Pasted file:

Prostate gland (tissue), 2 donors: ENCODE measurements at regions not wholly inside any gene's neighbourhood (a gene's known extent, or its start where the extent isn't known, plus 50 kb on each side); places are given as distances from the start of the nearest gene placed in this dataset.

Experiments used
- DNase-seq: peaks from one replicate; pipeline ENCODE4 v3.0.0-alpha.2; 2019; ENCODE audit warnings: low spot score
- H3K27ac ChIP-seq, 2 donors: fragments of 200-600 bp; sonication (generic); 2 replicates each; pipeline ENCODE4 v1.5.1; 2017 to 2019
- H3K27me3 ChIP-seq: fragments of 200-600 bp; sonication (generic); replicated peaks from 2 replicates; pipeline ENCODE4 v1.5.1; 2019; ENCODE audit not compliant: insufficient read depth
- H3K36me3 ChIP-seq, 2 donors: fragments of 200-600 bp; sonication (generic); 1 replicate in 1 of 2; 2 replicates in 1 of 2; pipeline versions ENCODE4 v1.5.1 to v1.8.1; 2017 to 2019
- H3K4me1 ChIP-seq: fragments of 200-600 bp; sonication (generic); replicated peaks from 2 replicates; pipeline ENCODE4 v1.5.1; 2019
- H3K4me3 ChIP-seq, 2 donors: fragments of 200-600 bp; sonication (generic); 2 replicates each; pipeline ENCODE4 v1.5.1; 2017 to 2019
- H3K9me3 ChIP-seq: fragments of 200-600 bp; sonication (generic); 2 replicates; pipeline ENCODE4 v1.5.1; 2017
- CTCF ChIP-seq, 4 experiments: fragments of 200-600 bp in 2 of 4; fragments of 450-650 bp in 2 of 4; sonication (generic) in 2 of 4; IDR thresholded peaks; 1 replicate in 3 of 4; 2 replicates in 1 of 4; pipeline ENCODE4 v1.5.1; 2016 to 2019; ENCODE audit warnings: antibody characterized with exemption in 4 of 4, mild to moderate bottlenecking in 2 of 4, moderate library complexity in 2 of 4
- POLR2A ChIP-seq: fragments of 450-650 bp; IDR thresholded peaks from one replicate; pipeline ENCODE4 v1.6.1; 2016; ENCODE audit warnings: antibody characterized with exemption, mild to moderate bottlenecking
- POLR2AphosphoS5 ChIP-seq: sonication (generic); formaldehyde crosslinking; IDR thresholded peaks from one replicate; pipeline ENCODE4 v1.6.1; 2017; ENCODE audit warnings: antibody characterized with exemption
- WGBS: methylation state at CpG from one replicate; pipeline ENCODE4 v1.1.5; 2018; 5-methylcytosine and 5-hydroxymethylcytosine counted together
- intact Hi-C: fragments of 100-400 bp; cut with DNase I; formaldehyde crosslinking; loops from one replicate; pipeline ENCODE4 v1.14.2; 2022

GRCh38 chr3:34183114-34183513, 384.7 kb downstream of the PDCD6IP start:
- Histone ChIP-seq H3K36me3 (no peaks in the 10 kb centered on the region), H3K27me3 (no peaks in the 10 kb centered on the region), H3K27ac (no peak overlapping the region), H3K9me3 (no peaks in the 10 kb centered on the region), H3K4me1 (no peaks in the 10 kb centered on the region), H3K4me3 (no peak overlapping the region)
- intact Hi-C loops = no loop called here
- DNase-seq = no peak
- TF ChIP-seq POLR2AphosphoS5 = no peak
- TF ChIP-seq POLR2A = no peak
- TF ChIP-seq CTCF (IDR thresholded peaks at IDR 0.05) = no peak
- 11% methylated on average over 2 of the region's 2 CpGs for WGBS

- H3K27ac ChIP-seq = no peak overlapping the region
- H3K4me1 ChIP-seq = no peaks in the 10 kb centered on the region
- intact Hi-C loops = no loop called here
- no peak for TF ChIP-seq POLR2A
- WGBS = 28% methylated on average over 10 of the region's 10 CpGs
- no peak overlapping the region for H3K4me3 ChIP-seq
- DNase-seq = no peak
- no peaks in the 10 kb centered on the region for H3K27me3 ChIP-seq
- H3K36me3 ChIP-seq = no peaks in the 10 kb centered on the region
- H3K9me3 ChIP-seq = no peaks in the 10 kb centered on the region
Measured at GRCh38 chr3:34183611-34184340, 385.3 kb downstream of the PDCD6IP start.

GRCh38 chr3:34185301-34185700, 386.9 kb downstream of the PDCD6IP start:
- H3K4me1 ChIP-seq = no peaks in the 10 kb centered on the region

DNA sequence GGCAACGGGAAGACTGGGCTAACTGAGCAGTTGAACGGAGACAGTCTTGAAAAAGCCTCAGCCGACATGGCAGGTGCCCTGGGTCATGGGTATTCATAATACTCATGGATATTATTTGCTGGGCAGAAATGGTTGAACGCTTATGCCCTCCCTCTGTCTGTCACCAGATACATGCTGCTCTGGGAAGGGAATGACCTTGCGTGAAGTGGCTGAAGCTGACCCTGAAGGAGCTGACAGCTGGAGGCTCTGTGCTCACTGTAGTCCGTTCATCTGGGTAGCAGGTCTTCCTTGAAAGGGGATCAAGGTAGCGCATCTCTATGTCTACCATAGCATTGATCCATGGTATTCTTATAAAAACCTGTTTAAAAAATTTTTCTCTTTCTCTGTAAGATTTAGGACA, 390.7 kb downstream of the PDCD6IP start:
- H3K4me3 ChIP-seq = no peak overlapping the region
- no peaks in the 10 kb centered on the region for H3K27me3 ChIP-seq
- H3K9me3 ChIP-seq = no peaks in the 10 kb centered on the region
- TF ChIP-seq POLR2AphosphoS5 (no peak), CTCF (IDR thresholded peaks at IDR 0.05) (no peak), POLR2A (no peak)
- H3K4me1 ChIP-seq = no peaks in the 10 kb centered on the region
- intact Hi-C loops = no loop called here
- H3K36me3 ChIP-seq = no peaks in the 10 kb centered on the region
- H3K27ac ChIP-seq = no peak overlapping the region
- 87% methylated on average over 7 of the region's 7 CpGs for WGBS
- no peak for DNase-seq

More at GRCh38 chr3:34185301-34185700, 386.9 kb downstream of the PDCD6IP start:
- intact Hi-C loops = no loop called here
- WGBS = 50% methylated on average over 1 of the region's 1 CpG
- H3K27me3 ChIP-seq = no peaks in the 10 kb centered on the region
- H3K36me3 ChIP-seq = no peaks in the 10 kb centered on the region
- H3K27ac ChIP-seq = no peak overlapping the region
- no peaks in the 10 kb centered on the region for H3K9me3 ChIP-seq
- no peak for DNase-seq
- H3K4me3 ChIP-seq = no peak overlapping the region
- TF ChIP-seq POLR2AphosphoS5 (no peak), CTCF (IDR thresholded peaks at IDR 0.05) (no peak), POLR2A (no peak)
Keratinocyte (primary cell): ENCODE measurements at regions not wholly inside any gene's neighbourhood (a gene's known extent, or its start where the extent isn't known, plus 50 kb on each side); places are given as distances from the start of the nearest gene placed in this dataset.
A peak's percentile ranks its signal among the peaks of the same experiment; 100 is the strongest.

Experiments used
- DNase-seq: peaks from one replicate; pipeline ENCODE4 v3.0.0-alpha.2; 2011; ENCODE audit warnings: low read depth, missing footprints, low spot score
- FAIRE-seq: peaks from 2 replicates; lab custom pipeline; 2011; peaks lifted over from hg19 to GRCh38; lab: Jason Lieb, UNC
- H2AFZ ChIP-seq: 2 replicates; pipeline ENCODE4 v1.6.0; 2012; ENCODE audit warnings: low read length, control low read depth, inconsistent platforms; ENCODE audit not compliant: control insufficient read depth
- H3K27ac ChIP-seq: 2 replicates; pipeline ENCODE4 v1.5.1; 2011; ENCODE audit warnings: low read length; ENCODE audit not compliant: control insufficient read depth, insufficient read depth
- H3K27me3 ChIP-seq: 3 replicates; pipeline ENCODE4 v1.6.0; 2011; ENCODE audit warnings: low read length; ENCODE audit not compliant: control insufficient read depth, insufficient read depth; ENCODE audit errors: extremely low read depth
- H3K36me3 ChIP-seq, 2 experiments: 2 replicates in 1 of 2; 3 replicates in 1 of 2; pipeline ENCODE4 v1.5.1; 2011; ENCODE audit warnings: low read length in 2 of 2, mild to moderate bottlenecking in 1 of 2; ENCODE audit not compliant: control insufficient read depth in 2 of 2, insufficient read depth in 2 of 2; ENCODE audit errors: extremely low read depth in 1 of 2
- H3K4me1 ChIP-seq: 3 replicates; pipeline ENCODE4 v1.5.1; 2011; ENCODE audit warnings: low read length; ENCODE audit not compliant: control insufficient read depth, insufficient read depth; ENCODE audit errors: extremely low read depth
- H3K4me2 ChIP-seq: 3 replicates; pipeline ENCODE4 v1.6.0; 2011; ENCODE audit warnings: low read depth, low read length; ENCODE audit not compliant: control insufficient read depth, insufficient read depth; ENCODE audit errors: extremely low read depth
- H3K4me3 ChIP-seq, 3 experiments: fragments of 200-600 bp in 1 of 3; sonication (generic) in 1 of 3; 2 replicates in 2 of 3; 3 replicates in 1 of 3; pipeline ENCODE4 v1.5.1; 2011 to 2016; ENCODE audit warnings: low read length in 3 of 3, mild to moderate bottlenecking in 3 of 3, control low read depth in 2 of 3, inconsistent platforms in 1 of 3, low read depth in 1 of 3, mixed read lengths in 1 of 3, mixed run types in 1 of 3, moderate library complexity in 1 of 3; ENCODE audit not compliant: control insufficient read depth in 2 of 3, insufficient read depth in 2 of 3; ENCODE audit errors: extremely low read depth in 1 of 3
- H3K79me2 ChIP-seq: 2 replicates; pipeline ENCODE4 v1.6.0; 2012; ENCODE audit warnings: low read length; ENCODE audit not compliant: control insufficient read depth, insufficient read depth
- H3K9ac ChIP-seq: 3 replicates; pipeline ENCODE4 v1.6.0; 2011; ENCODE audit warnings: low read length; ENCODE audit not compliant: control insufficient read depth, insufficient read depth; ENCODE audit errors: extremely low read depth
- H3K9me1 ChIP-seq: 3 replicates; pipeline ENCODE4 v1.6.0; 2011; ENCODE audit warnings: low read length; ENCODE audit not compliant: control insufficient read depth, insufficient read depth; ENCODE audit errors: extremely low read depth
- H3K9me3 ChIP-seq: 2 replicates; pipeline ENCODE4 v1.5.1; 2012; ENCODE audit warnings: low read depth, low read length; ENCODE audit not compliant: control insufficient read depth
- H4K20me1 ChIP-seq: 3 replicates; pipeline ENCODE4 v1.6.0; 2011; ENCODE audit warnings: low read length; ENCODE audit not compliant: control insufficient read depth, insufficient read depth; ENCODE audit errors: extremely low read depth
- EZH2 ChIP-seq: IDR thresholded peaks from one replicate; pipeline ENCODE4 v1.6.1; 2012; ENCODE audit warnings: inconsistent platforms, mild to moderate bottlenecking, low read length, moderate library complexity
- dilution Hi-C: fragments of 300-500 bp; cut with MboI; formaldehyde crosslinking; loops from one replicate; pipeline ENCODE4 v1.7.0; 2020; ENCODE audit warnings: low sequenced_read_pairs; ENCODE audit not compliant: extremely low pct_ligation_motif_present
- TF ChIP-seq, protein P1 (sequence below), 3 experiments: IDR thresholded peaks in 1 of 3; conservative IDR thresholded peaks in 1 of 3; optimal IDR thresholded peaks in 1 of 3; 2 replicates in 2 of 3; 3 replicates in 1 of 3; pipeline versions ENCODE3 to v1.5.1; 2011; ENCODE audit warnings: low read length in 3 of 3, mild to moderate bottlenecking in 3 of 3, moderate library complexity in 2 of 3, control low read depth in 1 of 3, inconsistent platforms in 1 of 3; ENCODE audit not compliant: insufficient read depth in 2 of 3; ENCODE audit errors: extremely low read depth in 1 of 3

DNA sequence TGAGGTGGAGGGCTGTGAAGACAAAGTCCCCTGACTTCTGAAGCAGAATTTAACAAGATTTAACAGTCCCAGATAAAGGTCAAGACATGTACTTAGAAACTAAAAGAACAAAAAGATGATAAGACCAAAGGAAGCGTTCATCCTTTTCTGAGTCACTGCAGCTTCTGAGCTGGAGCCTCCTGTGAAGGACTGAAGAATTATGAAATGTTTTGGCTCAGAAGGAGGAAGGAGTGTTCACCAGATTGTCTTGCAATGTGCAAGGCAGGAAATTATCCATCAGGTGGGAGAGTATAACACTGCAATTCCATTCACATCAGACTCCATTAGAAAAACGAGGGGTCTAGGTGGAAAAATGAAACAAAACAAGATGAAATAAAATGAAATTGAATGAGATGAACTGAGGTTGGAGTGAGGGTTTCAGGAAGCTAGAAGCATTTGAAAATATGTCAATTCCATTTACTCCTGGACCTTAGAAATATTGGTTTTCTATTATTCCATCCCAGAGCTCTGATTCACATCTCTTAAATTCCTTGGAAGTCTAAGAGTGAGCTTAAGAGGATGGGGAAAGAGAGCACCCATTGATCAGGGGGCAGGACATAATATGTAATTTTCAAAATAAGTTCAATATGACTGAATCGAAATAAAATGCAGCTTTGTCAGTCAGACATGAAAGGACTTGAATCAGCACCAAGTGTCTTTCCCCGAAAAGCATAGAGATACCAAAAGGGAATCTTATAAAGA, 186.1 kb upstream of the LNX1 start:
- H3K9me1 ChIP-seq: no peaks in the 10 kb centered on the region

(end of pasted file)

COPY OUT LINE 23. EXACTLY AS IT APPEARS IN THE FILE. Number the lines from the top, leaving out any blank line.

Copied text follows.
- H3K27ac ChIP-seq = no peak overlapping the region